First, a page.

What has entirely been missing from the coverage of Muslim reaction by the media is the decided split among Danish Muslims. Several hundred have contacted Khader to express their support of his brave stand and new organization of “Democratic Muslims” and believe that the imams have misused their power and that ordinary Muslims must support the democratic values of the host society in which they live. Also lacking in international coverage is the growing resistance of Danes who are not racist but have been stirred as in the heroic days of 1943 to stand up and be counted.
Some may have justifiably been motivated by fear but there is no doubt that not since the 1947 debate over the fate of the Danish-minded minority in South Schleswig, have so many Danes felt pride that they too, like Maude Varnaes, must take a stand. Danes have cancelled more than 100,000 vacation trips to Egypt and Turkey, the two most popular holiday sites in Muslim countries (where violent demonstrations and flag burning rioting in front of the Danish embassies occurred). This is clearly the case even though the ever ready Danish willingness to compromise has been present and both Prime Minister Fogh and the editors of Jyllands-Posten have apologized for any unintended offence.
The local imams of the Muslim Religious Community (Islamisk Trossamfund) in Denmark have attacked and defamed Nasser Khader who has received death threats. He has called on his supporters to defend the country and establish a rival Islamic community. It is indeed ironic that in a t.v. interview program last year in which 12 prominent Danes were asked to name their favorite Hans Christian Andersen story on the occasion of the two hundredth anniversary of the great author’s birth, Khader selected “The Emperor’s New Clothes” and explained that he loves this story because it is still so accurate regarding the Middle East where all those around the Emperor in government are too intimated to offer realistic criticism. They know the Emperor is naked but instead flatter their ruler’s vanity and illusions.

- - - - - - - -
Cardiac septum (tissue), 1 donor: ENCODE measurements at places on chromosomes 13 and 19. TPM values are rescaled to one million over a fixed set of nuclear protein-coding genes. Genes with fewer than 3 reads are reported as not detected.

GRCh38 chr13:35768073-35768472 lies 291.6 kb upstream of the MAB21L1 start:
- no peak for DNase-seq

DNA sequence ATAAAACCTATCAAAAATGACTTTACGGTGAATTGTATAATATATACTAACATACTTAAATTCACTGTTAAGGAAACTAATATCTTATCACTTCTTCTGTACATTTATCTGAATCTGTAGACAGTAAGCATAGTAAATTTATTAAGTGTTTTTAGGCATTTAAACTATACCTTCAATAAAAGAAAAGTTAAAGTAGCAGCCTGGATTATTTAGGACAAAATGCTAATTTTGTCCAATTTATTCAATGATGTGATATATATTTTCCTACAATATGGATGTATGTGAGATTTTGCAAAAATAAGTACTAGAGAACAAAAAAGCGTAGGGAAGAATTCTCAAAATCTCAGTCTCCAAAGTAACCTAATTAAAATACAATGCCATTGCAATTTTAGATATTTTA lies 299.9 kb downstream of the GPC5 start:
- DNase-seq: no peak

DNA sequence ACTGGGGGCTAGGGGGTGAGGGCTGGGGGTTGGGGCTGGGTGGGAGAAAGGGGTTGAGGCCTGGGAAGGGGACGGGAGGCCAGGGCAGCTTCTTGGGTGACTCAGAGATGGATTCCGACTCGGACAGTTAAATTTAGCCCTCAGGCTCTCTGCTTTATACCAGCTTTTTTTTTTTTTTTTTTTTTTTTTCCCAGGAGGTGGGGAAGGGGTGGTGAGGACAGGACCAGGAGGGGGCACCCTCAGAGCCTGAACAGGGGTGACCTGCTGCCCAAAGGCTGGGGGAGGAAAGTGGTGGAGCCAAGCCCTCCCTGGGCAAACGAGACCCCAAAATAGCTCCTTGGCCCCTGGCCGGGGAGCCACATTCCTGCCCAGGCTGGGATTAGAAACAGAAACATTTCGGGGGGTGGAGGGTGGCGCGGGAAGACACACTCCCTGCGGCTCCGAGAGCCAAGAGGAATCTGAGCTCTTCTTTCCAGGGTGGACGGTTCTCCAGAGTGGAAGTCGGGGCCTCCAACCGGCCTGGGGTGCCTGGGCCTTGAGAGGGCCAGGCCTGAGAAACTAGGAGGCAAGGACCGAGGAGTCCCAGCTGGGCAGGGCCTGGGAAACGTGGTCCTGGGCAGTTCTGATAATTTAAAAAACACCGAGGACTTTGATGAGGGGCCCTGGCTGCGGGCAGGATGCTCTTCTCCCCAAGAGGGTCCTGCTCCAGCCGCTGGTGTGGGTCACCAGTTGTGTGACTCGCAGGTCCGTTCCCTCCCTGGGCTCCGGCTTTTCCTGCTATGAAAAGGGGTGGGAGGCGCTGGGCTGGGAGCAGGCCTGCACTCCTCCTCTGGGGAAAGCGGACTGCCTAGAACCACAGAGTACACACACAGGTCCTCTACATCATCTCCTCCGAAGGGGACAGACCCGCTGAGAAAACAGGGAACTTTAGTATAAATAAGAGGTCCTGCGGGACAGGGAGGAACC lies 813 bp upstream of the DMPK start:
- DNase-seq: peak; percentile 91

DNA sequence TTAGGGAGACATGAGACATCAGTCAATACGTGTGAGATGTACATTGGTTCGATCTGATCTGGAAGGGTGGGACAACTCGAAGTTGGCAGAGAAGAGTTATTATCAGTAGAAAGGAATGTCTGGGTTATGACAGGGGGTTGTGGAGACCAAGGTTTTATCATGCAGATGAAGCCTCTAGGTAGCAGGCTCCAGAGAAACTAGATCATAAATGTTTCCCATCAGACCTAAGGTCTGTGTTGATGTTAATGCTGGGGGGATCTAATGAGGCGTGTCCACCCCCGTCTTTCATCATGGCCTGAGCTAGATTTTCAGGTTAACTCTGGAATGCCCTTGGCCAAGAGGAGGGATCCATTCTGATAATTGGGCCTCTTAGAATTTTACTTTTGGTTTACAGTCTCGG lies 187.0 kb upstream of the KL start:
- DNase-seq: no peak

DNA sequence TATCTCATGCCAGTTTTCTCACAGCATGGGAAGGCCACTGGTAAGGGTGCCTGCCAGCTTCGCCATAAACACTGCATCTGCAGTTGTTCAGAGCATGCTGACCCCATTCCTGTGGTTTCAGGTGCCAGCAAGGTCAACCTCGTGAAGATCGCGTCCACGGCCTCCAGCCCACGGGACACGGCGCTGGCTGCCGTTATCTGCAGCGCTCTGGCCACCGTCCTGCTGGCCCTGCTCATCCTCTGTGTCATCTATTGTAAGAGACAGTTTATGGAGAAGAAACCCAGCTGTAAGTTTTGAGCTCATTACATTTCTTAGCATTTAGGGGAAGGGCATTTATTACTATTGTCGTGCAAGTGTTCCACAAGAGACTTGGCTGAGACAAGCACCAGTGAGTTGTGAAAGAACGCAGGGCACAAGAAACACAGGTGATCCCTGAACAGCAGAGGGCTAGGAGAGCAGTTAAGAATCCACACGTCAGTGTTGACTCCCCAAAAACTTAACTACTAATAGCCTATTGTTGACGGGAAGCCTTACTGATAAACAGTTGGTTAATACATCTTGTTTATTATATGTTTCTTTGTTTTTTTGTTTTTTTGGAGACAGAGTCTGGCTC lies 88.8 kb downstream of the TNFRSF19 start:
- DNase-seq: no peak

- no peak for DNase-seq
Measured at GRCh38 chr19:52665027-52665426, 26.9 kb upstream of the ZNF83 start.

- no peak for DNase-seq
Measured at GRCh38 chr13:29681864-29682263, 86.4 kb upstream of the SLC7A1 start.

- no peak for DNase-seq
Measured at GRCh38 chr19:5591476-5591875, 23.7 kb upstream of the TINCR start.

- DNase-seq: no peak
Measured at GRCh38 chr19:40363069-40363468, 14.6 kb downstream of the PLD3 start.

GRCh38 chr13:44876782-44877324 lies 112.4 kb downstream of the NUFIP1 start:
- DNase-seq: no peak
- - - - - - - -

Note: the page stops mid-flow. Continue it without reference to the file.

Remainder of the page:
As in 1943, most Danes did not seek a confrontation with powerful forces unable to accept and coexistent with Danish tolerance and democratic values. Shock and disbelief followed the constant mob violence and hysterical attacks of hatred on Danish embassies and the repeated burning of Danish flags (Europe’s oldest national flag). Expediency and the desire to avoid such a confrontation has led to support for apologies by the editor of the newspaper and even Danish Prime Minister Fogh but as the violence continues, there has been a growing realization that, like 1943, Danes cannot escape their proud heritage – even if against their initial hopes for avoiding confrontations. Like Andersen’s story of the steadfast one-legged tin soldier in the fiery furnace, they must stand true to their values.